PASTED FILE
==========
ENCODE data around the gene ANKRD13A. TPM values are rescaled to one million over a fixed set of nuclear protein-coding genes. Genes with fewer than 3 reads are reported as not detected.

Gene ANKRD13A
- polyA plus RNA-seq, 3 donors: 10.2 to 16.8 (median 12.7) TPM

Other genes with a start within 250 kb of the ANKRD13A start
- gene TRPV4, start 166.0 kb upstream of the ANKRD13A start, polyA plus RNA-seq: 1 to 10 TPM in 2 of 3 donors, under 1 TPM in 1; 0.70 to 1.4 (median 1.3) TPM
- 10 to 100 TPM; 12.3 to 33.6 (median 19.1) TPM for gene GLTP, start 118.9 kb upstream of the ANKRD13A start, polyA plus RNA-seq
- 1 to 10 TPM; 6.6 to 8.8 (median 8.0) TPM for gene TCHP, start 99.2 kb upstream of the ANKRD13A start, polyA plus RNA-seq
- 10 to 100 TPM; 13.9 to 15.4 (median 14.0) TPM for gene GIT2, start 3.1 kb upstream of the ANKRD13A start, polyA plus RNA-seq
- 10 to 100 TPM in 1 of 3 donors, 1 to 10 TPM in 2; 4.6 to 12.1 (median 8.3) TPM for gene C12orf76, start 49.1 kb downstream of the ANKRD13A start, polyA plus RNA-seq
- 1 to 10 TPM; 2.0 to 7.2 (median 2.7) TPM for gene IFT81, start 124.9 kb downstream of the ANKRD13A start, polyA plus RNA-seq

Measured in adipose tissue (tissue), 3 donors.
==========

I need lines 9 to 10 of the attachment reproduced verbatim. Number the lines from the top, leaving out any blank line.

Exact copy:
- 10 to 100 TPM in 1 of 3 donors, 1 to 10 TPM in 2; 4.6 to 12.1 (median 8.3) TPM for gene C12orf76, start 49.1 kb downstream of the ANKRD13A start, polyA plus RNA-seq
- 1 to 10 TPM; 2.0 to 7.2 (median 2.7) TPM for gene IFT81, start 124.9 kb downstream of the ANKRD13A start, polyA plus RNA-seq